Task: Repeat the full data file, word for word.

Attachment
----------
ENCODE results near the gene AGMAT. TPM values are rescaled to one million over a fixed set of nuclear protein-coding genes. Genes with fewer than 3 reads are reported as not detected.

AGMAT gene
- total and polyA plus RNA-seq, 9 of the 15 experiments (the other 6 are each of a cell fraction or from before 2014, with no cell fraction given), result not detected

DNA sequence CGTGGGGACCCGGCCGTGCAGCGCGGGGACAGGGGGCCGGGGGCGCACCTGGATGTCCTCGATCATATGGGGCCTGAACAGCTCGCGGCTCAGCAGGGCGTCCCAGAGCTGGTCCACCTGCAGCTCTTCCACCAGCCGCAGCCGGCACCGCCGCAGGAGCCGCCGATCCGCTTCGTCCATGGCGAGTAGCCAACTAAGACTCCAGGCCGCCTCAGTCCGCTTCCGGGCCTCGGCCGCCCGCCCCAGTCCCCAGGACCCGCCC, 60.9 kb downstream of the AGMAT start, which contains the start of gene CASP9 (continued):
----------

ENCODE results near the gene AGMAT. TPM values are rescaled to one million over a fixed set of nuclear protein-coding genes. Genes with fewer than 3 reads are reported as not detected.

AGMAT gene
- total and polyA plus RNA-seq, 9 of the 15 experiments (the other 6 are each of a cell fraction or from before 2014, with no cell fraction given), result not detected

DNA sequence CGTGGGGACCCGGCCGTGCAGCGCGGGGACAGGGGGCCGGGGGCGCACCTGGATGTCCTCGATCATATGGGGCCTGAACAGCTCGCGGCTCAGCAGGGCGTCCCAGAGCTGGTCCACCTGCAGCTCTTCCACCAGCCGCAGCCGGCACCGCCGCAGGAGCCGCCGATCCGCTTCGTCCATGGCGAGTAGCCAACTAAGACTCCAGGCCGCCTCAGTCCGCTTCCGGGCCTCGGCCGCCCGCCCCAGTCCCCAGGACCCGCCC, 60.9 kb downstream of the AGMAT start, which contains the start of gene CASP9 (continued):